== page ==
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David Schweizer

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David Schweizer last won the day on August 15 2016

David Schweizer had the most liked content!

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About David Schweizer

  • Birthday 29/09/46

Profile Information

  • Gender
  • Location
    Bradford on Avon
  • Interests
    General Joinery, Cabinet Work, and Restoring Antique Furniture.
    Collecting and researching the history. of old Woodworking Tools,
    Agricultural, Social, and Industrial History.
    Canal History
    Genealogical Research.

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20,979 profile views
  1. How to stop being unmoored by yobs

    My early experience was also on the Southern Grand union, and I have always called them pins (or pegs), I do not recall them being the called stakes until more recently.
  2. Not at all. I had interpreted your comment as one praising George Ferguson.
  3. Oh, would that be the same Mayor who spent millions imposing 20 MPH limits all over the City, and then got caught exceeding the Speeding limit on Bristol Portway?
  4. I used to work in Bristol and developed a serious dissafection for the place, and was glad that I didn't have to go there anymore after I retired. I still have to go there occassionally, and each visit confirms my feelings about the city. It's a bit unfortunate really as Bristol has some really interesting places, but they need to do something to get the standstill traffic out of the city so that yopui can actually reach them!
  5. Alternator belts

    I have heard that advice as well, but I always kept mine tight, in order to prevent screamuing belt slippage when a high demand was called for by low batteries. In twenty years, I never had a bearing failure.
  6. I do not know how big the world of historic vessels is, but I suspect it is very small and rather specialized, and I can see that they could develope their own vocabularuy to describe their own unique procedures, which will be unknown to most people. I can see how the term "deconstructed" could had evolved from the restoration term "reconstructed" but as the earliest reference I can find to it's use is only ten years old, I am not surprised that it has yet to be accepted by the people who write the Oxford Dictionary, assuming they have even heard of it. Consequently, I am prepared to accept that the word "deconstructed", although not recognised by any British dictionary, can mean more than the authorised definition..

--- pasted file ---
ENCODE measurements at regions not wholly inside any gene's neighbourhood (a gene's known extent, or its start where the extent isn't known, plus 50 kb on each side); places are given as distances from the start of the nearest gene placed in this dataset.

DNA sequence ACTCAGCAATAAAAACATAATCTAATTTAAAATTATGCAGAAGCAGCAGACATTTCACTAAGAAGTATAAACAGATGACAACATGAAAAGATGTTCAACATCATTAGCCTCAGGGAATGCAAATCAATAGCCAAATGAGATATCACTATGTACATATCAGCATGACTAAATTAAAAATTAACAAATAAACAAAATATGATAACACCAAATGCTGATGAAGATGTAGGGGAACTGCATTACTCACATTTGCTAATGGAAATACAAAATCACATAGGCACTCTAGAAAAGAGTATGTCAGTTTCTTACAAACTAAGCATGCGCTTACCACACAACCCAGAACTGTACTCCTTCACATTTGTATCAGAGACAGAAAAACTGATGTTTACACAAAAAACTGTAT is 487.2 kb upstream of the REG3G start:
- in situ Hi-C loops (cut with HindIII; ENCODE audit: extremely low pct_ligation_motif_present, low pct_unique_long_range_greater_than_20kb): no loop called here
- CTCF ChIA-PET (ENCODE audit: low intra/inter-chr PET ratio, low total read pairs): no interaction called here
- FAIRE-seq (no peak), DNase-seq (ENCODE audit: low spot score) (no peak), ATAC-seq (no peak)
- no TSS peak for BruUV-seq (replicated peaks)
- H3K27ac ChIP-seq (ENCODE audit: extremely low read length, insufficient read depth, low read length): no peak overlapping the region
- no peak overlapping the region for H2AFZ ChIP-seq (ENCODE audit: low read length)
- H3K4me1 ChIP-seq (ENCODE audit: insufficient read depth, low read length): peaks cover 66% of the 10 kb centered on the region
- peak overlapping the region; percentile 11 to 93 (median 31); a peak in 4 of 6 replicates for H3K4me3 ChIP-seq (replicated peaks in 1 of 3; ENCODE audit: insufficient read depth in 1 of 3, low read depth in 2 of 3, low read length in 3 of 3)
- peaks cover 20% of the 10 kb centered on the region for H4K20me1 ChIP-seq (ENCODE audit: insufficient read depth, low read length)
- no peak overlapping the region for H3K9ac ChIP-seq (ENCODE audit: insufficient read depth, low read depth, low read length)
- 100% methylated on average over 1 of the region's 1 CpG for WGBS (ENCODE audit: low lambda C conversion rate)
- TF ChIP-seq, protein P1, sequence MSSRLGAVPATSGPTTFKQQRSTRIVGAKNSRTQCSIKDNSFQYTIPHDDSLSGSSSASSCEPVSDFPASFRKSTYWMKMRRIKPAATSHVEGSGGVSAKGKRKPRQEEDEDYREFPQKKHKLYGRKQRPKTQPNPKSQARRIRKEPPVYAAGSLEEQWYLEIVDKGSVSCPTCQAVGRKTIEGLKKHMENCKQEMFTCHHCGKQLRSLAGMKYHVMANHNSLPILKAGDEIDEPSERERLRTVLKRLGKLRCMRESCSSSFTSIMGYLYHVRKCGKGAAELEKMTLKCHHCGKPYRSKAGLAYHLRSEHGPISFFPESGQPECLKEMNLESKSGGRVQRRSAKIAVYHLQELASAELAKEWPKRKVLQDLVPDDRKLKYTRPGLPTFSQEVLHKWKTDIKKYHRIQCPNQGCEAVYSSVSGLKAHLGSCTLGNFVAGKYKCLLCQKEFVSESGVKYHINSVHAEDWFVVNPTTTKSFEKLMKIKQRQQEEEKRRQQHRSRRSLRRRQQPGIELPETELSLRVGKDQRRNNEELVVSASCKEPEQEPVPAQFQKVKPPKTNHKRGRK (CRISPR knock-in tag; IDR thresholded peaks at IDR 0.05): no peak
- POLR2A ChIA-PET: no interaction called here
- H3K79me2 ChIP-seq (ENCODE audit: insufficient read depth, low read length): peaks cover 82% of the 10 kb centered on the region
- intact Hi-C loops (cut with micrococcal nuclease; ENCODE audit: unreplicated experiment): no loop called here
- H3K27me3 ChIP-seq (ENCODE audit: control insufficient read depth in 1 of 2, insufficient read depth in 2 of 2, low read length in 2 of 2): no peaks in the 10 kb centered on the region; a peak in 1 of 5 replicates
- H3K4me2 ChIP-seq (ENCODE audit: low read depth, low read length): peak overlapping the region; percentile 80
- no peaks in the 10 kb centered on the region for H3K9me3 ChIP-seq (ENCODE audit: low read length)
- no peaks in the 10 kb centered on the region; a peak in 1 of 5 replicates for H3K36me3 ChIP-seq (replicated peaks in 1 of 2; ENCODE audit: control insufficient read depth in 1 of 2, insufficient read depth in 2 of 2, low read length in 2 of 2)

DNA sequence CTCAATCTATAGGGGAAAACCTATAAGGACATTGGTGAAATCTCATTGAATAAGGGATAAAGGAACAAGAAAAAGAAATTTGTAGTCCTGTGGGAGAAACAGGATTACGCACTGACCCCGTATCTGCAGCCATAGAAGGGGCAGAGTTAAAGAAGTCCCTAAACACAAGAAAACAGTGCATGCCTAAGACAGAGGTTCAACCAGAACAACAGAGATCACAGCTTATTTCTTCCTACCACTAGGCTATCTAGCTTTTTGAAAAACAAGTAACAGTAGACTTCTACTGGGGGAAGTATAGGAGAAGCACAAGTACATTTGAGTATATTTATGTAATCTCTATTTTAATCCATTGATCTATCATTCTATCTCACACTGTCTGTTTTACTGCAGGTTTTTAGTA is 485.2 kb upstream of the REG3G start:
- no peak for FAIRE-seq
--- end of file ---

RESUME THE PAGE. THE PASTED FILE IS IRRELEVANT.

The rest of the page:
7. I am certainly not fretting, but perhaps a little bemused. Because one organization uses a word in an incorrect context, and is copied by another organization, does not make it any more correct. The word "deconstruct" was invented by a group of French Philosophers in the 1960's to describe the intelectual examination of written prose, in order to identify what the writer actually meant, rather than taking it's meaning in a literal sense. In their works there is no indication that the word was ever intended to describe the dismantling of physical objects (boats or otherwise).
  8. Brass cabin light switch

  9. Brass cabin light switch

    My browser will not open that link as the security licence has expired (aparently), but if you are lookong for a standard brasss 3 1/4" square single light switch, I have a box full (various styles.) How many do you want? Edied to add:- I have managed to open the link in IE. The switches I have a bit bigger than that - 83mm x 83mm with the holes at the sides, but I am sure I have a couple with rounded over edges.
  10. So what have you got to feel pleased about?
  11. I am never convinced that we need to use a negative version a verb, which often sounds clumsy, especially when a perfectly adequate one is already available eg. dismantle, which whilst starting with the same three letters is not the negative of any other verb. There is also no suggestion in any of my dictionaries suggesting that dismantling should only be used to describe a process that preceedes re assembly. Where is Mike Atherton when we need him for a definitive answer.
  12. I guess that most experienced boaters would be able to achieve it without too much fuss, but less experienced people might find it a bit of a challenge. It also depends whether you entering it on the ebb tide or the flow tide. On the flow tide you are pushing against the incoming tide which enables you to go slowly with good steerage, so entering the Brent shouold be comparatively straightforward. But on the ebb tide you are carried down the river at a fair pace, and it is easy to be drawn past the entrance before you realise it is there. The trick is to start turning well before the entrance, and make a quick dash for it before you actually reach it.
  13. She came onto the forum 2 hours ago, but hasn't bothered to respond, let alone thank contributors for their advice
  14. Entering the Brent from the Thames upstream is notoriously difficult, and most people end up going past the entrance. turning, and entering the Brent upstream.
  15. But that is probably because the Thames is much wider so the displacement of water passing the hull is significantly less. If I remember correctly, you have a wide beam, and the Kennet being quite narrow would inevitably make progress upstream more difficult.